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  • Ken Perrotte

Louisiana Inspired! Marsh Madness Redfish with Rustic Smashed Potatoes and Crawfish Cream Sauce

Updated: Apr 4, 2023

By Ken & Maria Perrotte

The stars of this dish are two main ingredients, both collected on a late March 2023 trip to Louisiana. The first star is crawfish. We filled our bellies with boiled crawfish, crawfish po-boys, crawfish bread and crawfish etouffee at three festivals: the Louisiana Crawfish Festival, the Louisiana Crawfish Boil Championships and the Eunice World Championship Etouffee Cook-Off. Our journey was proof that it simply is not possible to overdose on crawfish. That is why 25 pounds of boiled crawfish made its way back to our Virginia home from Louisiana. Some was immediately eaten with friends while a few pounds were picked and the tail meat reserved for other uses – like this dish!

The other star is fresh fish, ideally fillets from species we caught such as red drum (redfish), sheepshead and black drum. Both sheepshead and black drum have beautiful, flaky white meat. But use only younger, smaller fish – especially drum – ideally fish weighing about 5 pounds or fewer. We caught our fish on an excursion out of Jean Lafitte Harbor in Jefferson Parish, fishing with Capt. Gavin McKerchie, bayou born and bred and a young man who works hard to get you fish in the cooler.

The broth/sauce is almost like an etouffee except you don’t make a classic roux and cream is used. Here’s how you do it. Pick the crawfish tails and save all the heads and tail debris (minus the “vein” if possible). Throw these in a big stock pot, cover with water and simmer it for at least 2-3 hours. The result is a potent broth that can be used in a multitude of dishes. Hint: do the same thing with all your shrimp shells and heads when you peel and eat shrimp, especially fresh shrimp. If you don’t have boiled crawfish, you can substitute seafood stock or water seasoned with either crab boil or creole seasoning plus lemon.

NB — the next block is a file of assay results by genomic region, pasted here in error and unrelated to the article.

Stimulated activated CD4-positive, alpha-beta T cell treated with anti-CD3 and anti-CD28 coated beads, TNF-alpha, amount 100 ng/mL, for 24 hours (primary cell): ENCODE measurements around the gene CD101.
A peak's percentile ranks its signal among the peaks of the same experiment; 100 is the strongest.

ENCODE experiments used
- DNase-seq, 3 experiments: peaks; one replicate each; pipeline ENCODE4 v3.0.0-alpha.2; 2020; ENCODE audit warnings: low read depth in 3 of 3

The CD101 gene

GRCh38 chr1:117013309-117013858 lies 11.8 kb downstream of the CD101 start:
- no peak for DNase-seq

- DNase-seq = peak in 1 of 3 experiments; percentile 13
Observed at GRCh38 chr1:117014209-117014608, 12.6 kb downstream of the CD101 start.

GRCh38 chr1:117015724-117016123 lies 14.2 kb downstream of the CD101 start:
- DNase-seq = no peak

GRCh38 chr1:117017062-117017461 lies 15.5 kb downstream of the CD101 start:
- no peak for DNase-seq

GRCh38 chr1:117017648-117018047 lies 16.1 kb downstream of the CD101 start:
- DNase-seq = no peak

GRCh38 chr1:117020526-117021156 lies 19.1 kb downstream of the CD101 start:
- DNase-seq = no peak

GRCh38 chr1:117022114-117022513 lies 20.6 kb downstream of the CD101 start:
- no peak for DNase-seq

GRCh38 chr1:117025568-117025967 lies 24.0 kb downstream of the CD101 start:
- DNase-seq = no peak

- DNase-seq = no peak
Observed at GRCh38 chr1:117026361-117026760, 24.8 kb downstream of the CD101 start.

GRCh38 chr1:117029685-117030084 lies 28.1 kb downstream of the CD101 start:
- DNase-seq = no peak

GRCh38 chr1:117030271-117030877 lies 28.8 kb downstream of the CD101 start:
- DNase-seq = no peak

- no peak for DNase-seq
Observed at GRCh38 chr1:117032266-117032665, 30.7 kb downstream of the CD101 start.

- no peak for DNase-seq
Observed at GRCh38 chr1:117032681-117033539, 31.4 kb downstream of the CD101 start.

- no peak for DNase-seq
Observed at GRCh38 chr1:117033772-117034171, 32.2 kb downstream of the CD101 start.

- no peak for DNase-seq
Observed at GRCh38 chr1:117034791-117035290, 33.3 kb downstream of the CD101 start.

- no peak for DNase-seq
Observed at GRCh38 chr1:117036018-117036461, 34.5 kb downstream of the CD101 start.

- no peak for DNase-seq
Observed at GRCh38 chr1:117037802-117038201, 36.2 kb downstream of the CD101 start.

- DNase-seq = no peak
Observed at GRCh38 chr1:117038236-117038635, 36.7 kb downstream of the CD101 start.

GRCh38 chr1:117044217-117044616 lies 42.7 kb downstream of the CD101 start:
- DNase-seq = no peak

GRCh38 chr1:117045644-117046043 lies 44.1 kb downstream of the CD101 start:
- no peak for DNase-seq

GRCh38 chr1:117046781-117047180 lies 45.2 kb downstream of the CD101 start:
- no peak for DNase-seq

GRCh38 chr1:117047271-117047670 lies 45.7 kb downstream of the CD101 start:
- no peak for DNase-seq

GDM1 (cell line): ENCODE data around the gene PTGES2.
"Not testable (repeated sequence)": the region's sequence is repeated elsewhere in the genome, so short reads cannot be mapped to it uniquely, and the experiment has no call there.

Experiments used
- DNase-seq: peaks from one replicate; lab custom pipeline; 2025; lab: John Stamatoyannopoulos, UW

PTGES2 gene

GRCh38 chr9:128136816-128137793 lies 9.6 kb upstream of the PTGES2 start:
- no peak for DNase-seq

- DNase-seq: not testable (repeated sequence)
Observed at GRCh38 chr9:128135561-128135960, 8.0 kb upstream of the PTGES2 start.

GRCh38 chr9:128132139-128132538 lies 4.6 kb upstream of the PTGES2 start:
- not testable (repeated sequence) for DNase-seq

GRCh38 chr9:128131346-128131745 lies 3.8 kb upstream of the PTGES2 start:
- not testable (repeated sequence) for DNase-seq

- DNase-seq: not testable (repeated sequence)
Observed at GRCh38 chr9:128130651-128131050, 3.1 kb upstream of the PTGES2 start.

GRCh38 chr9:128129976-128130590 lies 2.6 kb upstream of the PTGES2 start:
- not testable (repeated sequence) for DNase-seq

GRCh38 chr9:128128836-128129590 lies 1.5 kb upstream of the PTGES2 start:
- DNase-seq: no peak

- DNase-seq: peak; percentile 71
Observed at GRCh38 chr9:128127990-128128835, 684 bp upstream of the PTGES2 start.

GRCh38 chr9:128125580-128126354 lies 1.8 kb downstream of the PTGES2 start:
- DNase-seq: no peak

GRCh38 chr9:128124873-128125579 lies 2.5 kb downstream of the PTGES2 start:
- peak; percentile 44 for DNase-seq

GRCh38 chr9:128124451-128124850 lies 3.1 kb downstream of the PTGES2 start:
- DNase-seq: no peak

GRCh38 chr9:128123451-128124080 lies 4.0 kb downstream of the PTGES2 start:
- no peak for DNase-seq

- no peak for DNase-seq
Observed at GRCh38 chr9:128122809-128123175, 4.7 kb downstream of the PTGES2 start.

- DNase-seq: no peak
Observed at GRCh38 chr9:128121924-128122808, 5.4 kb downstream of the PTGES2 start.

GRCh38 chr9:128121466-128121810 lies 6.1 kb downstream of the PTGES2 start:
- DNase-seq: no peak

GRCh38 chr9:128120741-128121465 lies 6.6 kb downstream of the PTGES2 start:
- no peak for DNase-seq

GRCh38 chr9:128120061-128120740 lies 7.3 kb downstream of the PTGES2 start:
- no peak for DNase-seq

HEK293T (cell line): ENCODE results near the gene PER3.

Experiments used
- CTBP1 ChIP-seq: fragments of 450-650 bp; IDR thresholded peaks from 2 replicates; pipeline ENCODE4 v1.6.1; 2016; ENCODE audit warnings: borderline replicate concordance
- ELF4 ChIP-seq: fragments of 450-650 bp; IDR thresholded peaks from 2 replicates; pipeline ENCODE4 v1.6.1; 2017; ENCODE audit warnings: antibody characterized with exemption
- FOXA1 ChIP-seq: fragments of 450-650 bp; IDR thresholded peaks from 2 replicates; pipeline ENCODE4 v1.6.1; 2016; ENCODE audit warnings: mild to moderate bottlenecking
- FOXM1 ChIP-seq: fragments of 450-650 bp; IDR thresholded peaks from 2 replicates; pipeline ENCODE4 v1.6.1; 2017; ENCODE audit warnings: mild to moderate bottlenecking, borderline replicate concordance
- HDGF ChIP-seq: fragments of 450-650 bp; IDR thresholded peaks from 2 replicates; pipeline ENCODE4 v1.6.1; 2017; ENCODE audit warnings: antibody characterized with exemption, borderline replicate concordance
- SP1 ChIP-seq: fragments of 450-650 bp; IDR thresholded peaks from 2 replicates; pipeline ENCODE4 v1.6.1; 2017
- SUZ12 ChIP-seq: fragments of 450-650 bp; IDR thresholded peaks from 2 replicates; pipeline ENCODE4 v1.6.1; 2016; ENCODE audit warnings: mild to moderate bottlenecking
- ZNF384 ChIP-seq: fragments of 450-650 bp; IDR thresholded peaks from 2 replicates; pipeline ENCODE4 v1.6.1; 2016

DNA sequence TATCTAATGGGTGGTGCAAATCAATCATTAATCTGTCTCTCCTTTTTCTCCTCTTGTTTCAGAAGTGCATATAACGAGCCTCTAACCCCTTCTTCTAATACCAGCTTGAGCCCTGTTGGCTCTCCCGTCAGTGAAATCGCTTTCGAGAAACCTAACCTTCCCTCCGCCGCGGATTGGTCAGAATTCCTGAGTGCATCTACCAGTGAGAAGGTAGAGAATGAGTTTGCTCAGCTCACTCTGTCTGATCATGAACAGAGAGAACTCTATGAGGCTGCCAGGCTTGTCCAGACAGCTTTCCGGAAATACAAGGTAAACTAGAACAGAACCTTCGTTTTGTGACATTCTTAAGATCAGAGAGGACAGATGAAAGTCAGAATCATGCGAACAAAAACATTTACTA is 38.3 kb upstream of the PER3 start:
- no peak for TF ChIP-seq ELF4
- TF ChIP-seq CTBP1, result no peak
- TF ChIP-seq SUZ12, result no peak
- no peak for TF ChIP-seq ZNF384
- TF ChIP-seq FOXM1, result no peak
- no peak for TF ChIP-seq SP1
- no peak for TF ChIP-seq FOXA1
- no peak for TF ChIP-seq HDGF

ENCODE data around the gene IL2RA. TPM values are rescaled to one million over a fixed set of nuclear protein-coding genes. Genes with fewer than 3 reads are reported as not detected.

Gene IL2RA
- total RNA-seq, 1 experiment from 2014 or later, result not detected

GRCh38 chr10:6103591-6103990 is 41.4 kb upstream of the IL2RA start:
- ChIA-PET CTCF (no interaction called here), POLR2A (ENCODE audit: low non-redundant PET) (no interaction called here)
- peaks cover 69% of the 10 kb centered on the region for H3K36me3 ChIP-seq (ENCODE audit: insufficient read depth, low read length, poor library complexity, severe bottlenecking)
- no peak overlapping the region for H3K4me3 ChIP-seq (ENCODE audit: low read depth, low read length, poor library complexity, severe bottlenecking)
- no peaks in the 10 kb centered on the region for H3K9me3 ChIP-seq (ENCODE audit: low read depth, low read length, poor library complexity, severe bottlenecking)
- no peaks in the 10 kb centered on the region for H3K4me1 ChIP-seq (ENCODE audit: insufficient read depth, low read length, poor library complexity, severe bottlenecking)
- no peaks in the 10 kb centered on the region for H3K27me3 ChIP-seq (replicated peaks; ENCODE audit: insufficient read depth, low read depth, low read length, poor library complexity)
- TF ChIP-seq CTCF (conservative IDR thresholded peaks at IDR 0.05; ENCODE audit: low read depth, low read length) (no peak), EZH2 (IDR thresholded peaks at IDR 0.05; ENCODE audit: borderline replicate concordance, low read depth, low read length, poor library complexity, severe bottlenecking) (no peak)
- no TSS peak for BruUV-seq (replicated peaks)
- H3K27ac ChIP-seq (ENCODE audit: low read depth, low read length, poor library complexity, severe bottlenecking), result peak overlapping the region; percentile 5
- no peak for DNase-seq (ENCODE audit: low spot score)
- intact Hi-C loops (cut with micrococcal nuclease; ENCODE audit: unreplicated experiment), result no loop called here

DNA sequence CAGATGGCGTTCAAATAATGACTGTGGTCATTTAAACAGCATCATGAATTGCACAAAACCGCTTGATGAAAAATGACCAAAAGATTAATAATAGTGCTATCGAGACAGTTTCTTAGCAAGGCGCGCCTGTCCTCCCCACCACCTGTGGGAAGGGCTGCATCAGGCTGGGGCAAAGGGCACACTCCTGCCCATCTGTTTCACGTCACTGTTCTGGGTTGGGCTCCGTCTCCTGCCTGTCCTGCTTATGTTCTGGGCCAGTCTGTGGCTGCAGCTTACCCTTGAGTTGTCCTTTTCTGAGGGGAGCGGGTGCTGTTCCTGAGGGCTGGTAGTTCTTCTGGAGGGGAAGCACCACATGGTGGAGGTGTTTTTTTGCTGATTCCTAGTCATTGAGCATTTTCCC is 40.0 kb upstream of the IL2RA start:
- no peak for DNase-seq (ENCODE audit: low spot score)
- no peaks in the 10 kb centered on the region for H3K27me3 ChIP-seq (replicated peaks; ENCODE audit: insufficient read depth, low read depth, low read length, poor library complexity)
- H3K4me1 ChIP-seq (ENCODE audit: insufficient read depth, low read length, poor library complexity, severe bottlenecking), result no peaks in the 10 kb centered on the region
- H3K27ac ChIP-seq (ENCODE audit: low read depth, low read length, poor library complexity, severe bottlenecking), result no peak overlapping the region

The Fish

2 to 6 fish fillets, depending on size – fillets between 5-12 ounces or so are best

½ to 2/3 cup fish breading (we like House of Autry Seafood Breading)

½ to 2/3 cup Italian breadcrumbs

2 tablespoons Butter (can use more if needed)

1 tablespoon olive oil


Mix equal amounts breading and breadcrumbs on a shallow plate. Dredge fillets, pressing to coat but shaking off excess. (Tip – surplus breading mix can be stored in a baggie in the freezer for later use.) Heat oil and butter in a pan over medium heat. Sauté fillets for 2 or 3 minutes, depending on the size, until lightly golden brown. Flip and cook until the other side is also lightly golden brown and the fish is cooked. It should be flakey but still moist.

The Potatoes

2 to 4 yellow or redskin potatoes, depending on size (enough for 2 generous portions)

Crawfish broth (or seafood broth, or water seasoned with crab boil or creole seasoning and lemon)

Butter and cream to taste